What the campus says: Congress is clutching at straws in its celebration of the NSUI’s Delhi University poll victory

The ABVP is not merely an organisation of an election season. It represents a continuous stream which is associated with the aspirations of the students and youth of this country.

Written by Sunil Ambekar | Updated: September 20, 2017 8:23:30 am
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The results of the recently held Delhi University Students’ Union (DUSU) elections are being widely discussed. To understand these results, realistic — and not convenient — analysis is the need of the hour. One cannot carry out a realistic analysis without actually understanding the nature and working of the Akhil Bharatiya Vidyarthi Parishad (ABVP). The ABVP is not merely an organisation of an election season. It represents a continuous stream which is associated with the aspirations of the students and youth of this country. Of course, victory or defeat in students’ union elections is important, but the politics of students’ unions are flexible and experimental, which is its salient feature and a source of strength. One should be neither over-excited nor too disappointed with the electoral aspect. Yes, analysis of results and introspection is crucial and that will be done for these polls too.

Development, prosperity, no compromise on the unity and integrity of the country and national security, as well as strengthening the nation and democratic values, constitute the aspirations of the youth today. The ABVP actively stands with the students on every front but is always open to analysis whenever the student community feels there is a gap on these counts.

If the National Student’s Union of India‘s (NSUI) victory had the political meaning being portrayed by a section of the intelligentsia, or if the speeches of their “young leader” had such impact, then that should have been visible in universities in Rajasthan, Uttarakhand and even in JNU. By portraying the ABVP’s commendable act of opposing anti-India slogans by communists in Ramjas College as “violence”, some people are trying to build a positive narrative for anti-national, violent Maoism. If the common students of Delhi University did not support the ABVP’s struggle against these Maoist apologists, one of the leaders of that struggle, Mahamedha Nagar, would not have received the highest votes among all the candidates. Sometimes, students may be aggressive while agitating as they are young but any analysis of their aggression should consider its reason, circumstances in which it is expressed and their urge for truth and justice.

While the ABVP’s strategy for DUSU is formulated by its Delhi unit, the top brass of the Congress gets directly involved. Despite this, ABVP candidates have performed well. Of course, the ABVP takes the responsibility for the losses, our Delhi Unit will introspect and will study criticism from all corners. I feel Congress leaders should not make DU or other universities an unethical battleground by using dummy candidates and other cheap tactics just to please their “young leader”. Instead, they should consider improving their policies and practices if they actually wish to improve the standing of their leader and party.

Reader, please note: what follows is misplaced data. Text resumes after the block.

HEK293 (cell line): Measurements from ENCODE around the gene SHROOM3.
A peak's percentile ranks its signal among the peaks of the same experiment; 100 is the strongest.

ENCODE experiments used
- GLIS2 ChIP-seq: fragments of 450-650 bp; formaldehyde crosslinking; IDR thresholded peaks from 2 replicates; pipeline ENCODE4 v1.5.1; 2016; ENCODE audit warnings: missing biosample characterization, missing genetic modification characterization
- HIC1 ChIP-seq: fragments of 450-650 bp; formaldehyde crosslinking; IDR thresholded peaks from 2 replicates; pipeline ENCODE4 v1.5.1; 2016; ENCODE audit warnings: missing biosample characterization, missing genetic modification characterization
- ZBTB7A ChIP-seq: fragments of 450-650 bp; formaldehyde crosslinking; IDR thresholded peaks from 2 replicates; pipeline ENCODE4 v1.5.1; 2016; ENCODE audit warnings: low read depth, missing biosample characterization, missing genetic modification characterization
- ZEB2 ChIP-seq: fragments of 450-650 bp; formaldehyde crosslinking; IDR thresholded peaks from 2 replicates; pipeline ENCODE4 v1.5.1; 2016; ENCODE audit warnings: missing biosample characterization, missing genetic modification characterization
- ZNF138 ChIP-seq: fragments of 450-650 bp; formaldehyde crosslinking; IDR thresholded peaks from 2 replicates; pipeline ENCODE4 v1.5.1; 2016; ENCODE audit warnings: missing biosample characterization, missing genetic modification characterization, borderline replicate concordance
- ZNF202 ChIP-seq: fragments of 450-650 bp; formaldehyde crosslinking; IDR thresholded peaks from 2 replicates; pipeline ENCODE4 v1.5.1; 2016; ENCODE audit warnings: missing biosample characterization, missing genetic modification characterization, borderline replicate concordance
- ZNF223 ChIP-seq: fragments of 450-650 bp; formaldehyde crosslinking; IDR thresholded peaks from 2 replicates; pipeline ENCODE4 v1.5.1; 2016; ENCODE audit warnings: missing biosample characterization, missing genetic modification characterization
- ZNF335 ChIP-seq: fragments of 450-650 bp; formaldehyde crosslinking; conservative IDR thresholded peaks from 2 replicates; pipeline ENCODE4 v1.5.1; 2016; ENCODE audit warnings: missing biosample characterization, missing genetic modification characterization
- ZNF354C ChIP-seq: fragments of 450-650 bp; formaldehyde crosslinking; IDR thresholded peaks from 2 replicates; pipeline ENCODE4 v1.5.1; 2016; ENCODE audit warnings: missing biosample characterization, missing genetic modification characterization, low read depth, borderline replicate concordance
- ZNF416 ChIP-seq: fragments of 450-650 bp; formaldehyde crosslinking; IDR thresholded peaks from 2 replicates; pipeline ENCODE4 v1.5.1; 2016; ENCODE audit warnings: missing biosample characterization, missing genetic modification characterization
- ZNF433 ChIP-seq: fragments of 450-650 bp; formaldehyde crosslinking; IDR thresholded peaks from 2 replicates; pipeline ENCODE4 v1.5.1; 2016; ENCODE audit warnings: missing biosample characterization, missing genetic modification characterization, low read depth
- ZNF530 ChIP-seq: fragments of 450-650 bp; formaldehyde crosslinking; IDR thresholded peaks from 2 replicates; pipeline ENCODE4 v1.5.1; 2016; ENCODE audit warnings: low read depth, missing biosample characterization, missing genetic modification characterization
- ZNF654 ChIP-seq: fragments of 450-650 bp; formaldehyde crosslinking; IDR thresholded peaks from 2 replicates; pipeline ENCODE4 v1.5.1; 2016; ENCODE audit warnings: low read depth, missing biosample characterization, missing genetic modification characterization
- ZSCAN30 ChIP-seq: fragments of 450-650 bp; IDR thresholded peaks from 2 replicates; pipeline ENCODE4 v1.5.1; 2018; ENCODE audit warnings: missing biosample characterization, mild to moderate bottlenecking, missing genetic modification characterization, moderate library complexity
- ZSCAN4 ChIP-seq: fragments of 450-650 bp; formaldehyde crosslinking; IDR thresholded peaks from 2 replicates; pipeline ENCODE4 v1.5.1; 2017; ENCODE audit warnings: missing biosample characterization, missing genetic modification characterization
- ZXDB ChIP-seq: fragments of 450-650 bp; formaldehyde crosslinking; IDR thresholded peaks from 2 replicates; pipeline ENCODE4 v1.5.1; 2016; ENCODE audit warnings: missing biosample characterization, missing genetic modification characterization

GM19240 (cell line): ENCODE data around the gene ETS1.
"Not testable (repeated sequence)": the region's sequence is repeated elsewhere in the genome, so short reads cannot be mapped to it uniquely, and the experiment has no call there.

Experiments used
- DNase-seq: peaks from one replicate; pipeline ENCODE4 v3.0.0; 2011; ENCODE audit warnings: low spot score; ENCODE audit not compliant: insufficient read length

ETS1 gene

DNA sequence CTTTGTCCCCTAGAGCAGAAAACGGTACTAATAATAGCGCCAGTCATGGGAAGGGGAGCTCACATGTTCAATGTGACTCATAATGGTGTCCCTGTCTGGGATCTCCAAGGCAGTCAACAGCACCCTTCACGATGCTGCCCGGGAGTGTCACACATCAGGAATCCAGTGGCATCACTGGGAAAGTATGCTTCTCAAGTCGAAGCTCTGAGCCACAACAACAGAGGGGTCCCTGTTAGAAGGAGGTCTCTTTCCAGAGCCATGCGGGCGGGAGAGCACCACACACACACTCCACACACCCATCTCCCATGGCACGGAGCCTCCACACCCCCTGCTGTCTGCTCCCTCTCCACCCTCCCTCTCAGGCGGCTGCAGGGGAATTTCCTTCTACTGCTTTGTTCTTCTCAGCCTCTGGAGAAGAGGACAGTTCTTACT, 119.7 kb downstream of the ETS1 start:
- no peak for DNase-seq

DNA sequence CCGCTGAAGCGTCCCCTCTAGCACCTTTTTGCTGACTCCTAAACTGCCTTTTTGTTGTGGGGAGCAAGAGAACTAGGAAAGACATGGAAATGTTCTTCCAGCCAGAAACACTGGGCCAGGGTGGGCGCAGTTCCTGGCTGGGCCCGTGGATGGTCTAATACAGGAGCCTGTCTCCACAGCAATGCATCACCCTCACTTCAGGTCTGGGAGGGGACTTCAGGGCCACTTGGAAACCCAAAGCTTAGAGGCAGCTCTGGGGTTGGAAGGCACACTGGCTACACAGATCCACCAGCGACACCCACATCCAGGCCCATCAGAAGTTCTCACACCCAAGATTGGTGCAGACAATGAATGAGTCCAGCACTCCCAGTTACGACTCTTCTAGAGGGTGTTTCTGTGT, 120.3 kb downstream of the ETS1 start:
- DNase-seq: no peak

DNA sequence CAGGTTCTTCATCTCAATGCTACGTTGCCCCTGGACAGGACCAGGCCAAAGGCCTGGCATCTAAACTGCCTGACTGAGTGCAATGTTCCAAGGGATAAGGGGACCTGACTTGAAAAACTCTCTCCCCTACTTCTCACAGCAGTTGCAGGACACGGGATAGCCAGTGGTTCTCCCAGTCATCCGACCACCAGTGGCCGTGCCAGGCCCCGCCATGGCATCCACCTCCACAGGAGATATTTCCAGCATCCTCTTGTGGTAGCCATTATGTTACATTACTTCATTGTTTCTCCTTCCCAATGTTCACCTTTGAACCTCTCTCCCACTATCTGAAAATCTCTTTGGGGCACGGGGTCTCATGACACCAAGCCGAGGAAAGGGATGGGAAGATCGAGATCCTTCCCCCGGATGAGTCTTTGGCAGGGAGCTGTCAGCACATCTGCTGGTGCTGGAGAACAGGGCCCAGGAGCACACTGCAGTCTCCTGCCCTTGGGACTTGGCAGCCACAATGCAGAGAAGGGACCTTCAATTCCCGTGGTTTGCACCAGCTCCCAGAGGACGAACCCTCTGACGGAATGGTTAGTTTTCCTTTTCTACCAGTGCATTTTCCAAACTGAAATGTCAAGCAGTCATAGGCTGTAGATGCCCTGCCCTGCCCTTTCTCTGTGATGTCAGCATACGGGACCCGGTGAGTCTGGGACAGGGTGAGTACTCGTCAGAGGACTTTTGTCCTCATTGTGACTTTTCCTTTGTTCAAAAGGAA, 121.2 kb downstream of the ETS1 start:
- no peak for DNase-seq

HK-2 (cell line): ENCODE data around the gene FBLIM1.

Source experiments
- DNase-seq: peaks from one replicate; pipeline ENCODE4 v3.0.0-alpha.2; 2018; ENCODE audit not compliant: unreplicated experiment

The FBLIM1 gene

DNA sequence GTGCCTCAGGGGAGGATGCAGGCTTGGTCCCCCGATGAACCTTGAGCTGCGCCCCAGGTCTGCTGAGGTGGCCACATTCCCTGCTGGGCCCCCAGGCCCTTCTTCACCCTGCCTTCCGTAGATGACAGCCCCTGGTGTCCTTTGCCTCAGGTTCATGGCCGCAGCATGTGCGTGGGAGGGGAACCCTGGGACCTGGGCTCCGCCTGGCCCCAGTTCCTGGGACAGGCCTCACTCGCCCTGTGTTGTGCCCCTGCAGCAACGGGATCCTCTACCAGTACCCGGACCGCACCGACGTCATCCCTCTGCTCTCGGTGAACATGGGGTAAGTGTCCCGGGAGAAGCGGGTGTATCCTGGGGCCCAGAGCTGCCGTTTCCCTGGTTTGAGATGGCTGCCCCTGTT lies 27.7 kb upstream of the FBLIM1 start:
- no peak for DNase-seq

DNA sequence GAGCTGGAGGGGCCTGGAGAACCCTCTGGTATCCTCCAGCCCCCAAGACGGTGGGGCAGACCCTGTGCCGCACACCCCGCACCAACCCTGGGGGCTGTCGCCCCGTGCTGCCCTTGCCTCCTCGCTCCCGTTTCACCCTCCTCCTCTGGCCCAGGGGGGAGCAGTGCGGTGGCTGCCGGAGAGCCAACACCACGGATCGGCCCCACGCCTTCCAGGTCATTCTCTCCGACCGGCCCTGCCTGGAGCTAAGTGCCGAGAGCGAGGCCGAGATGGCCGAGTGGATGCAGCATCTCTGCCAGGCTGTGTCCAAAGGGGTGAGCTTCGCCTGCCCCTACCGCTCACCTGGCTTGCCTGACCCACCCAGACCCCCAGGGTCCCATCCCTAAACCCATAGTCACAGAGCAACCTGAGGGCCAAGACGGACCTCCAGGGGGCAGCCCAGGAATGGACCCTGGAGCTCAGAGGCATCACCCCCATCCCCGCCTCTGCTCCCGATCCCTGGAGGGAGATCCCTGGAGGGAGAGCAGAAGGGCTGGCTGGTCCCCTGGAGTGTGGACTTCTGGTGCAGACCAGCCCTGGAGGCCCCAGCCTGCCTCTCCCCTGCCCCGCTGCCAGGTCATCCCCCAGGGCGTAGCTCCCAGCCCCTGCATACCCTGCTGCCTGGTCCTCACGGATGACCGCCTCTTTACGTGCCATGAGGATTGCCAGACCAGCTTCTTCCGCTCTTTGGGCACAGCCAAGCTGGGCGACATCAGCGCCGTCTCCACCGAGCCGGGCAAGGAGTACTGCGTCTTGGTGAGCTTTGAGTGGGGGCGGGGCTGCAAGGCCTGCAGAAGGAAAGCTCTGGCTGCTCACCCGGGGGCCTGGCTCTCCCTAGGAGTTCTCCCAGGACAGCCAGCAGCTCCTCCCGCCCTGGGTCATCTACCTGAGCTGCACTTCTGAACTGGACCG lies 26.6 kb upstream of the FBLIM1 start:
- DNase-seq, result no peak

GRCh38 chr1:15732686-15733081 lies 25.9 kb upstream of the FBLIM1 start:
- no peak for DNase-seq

Today’s students are active, want to see a change in the country and wish to become a part of this change. They believe in an independent analysis of the political scenario and issues of national importance. Keeping all their prejudices aside, they wish to do a realistic estimation of issues. So, they wish transparency in all aspects of public life, something that constitutes the larger, future goal of the ABVP.

In the world of social media, students wish to engage in debate and discussions. DU should ensure that a system of intellectual interaction between student leaders and the voters is maintained so that the importance of issues is enhanced in these elections. The Congress is celebrating the NSUI’s marginal win in DUSU this year like a drowning man clutching at straws. After losing nearly every election in the country in the last three years, the level of anxiety and desperation to win DUSU elections is evident as a former minister himself appeared for a NSUI candidate in court when his nomination was cancelled by the election committee.

The defeat of the ABVP’s presidential candidate was the result of an electoral miscalculation. We accept it and take it as a message for us to work even harder. To view it as the ABVP’s ideological defeat or the Congress’s ideological victory is an exaggeration. The Congress should wake up from its slumber and stop dreaming too much. It is immature to take this victory as an approval of its culture of dynasty politics, corruption, nepotism and ideological opportunism, all of which are strongly opposed by the student community.

The writer is national organising secretary, ABVP

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